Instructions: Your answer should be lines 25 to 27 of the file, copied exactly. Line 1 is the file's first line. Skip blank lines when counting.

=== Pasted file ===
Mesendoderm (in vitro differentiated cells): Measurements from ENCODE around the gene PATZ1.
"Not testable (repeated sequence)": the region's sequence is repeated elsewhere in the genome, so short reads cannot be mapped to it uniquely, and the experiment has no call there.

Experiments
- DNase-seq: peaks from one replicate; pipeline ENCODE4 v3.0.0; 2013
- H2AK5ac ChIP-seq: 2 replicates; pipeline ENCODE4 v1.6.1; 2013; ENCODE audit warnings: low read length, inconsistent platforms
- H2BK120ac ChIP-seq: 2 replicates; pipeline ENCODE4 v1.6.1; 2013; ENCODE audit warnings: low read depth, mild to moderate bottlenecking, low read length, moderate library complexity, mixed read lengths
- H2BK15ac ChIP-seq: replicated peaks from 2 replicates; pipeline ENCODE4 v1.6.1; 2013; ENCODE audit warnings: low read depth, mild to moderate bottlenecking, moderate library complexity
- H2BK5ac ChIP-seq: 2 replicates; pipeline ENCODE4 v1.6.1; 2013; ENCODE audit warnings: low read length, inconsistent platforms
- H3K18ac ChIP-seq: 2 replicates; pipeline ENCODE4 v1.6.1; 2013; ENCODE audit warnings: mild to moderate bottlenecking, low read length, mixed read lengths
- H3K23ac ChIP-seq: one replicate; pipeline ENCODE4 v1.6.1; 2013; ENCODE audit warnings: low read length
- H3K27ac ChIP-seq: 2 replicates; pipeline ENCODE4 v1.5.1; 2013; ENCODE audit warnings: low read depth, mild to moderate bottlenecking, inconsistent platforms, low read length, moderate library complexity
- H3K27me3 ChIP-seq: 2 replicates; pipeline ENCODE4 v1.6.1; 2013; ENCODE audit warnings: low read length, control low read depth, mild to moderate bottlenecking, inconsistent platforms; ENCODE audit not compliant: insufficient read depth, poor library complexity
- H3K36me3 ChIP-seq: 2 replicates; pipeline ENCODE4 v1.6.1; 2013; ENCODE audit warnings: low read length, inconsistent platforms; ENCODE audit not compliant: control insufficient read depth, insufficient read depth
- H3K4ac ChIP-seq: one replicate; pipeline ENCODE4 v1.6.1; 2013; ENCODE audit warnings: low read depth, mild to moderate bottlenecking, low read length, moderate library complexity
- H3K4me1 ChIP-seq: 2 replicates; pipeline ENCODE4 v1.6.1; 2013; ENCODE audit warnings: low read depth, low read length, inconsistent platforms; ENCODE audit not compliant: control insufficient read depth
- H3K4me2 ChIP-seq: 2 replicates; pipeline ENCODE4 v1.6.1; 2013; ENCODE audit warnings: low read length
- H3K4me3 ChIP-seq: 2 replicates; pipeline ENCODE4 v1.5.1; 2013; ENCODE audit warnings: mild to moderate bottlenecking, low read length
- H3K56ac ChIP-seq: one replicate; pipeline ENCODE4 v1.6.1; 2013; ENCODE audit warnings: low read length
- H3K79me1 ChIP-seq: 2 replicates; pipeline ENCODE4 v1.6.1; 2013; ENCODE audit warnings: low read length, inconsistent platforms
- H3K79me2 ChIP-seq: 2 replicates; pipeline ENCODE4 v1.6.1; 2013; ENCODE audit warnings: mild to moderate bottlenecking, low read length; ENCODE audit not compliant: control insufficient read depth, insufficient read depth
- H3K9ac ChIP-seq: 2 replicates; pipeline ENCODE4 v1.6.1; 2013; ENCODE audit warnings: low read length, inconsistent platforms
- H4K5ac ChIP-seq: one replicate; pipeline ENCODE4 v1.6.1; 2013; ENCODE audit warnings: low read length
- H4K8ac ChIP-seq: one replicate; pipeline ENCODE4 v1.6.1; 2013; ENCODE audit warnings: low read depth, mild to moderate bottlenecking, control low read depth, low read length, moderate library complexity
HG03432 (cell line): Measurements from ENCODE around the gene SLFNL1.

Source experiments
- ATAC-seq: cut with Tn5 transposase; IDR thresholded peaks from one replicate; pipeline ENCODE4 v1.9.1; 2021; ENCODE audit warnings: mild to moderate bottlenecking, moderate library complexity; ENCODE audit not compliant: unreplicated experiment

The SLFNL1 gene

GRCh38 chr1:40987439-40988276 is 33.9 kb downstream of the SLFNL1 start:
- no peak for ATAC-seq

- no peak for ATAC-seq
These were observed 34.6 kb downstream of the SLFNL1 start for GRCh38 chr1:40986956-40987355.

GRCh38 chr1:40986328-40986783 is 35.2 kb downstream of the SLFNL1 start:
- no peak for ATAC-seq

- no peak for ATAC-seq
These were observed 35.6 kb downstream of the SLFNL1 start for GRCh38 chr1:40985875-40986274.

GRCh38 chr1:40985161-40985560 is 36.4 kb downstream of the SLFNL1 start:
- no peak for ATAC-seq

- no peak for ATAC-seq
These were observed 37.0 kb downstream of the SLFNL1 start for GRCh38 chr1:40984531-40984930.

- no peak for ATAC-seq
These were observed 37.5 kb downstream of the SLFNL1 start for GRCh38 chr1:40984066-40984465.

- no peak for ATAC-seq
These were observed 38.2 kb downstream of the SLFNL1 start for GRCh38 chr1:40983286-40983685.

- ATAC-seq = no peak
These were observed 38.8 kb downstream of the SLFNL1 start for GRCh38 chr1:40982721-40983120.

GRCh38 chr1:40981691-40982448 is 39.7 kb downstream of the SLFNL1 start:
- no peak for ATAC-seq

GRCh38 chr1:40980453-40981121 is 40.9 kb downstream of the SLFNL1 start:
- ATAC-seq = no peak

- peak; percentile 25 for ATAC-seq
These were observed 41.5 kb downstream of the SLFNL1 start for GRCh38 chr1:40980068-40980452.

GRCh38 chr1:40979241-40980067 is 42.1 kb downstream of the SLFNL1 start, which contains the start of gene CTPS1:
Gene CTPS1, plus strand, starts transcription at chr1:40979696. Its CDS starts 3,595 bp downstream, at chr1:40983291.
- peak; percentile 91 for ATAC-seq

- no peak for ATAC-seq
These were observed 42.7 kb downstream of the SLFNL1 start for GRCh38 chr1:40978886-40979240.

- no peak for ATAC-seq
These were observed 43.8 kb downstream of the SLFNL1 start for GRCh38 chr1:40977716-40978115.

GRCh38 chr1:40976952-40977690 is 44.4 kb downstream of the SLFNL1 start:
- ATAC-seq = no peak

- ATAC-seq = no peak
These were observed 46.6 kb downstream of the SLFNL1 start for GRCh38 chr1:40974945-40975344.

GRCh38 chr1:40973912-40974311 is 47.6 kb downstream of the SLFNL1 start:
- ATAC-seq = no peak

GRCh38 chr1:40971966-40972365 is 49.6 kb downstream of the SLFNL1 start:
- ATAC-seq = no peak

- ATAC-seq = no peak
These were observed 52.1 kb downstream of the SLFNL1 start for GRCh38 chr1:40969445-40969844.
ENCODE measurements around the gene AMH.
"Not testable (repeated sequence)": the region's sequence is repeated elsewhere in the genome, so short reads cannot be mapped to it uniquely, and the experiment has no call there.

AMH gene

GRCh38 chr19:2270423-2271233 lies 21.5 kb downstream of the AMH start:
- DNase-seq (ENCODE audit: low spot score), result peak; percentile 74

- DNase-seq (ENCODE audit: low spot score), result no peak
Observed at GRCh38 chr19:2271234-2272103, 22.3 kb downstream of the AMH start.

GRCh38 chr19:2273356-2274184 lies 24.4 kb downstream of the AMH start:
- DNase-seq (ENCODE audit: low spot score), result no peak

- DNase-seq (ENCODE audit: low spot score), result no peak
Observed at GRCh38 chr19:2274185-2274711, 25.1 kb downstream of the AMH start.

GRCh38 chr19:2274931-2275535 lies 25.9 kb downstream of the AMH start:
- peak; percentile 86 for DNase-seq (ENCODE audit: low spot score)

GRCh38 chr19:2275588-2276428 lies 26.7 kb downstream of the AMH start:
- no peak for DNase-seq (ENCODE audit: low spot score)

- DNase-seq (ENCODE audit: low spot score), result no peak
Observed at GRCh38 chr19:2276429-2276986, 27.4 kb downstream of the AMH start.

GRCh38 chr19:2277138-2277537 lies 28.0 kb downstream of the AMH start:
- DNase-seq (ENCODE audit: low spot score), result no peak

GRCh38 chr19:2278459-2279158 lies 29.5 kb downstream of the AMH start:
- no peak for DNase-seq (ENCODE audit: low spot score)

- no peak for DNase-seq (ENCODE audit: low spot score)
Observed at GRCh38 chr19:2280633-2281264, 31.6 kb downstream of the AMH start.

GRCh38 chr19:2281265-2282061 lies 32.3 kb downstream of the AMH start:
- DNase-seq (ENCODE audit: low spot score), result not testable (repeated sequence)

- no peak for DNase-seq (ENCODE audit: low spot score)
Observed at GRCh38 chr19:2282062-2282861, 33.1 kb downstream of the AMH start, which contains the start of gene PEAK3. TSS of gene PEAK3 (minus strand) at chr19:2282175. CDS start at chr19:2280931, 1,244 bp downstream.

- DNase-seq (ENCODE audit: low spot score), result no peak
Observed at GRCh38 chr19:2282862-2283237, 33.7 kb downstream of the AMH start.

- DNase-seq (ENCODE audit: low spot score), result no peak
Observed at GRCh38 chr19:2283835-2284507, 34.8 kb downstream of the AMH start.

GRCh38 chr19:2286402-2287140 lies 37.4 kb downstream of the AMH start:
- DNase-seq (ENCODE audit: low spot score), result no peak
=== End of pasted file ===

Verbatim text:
Source experiments
- ATAC-seq: cut with Tn5 transposase; IDR thresholded peaks from one replicate; pipeline ENCODE4 v1.9.1; 2021; ENCODE audit warnings: mild to moderate bottlenecking, moderate library complexity; ENCODE audit not compliant: unreplicated experiment

The SLFNL1 gene